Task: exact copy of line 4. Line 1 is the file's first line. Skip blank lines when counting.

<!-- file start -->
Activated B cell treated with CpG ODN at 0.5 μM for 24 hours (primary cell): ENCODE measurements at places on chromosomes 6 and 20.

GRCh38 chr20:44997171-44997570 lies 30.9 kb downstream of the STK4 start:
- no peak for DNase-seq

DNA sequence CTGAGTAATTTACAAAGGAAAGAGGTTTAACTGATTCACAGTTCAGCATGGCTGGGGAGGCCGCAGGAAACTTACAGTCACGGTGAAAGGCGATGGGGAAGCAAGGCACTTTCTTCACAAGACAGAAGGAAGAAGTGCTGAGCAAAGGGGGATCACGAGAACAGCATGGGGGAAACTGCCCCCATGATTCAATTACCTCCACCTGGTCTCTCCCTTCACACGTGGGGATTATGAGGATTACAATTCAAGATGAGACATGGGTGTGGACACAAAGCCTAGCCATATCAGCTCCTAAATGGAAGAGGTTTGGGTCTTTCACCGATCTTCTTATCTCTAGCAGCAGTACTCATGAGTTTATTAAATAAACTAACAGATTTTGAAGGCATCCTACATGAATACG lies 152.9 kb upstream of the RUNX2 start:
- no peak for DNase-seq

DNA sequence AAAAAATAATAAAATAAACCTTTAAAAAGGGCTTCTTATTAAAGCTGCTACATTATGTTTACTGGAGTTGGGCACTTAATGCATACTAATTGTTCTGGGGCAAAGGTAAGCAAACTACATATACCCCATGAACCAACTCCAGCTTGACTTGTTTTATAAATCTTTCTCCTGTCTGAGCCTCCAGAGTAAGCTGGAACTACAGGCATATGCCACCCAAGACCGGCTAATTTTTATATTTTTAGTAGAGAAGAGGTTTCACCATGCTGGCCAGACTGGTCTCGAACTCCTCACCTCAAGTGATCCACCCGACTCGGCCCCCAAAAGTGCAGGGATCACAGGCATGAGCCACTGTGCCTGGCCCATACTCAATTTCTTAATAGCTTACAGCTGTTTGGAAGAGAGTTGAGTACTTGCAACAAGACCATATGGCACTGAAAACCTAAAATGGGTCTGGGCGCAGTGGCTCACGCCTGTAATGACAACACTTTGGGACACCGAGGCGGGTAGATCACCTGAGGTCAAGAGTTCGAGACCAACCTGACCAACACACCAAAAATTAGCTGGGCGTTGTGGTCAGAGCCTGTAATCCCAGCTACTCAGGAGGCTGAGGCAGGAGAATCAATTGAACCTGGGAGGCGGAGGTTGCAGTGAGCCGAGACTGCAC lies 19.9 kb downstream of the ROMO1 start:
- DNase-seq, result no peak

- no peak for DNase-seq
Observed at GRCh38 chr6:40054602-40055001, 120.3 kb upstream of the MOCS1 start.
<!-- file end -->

DNA sequence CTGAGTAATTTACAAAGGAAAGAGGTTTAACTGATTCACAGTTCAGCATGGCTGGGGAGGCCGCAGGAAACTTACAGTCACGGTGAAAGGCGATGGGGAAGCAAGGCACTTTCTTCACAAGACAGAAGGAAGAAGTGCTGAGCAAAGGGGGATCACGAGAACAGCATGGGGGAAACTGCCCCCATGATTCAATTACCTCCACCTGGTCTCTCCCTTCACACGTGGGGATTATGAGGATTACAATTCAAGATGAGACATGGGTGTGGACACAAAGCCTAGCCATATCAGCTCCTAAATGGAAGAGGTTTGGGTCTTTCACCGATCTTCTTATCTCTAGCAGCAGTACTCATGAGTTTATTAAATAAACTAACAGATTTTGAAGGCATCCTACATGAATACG lies 152.9 kb upstream of the RUNX2 start: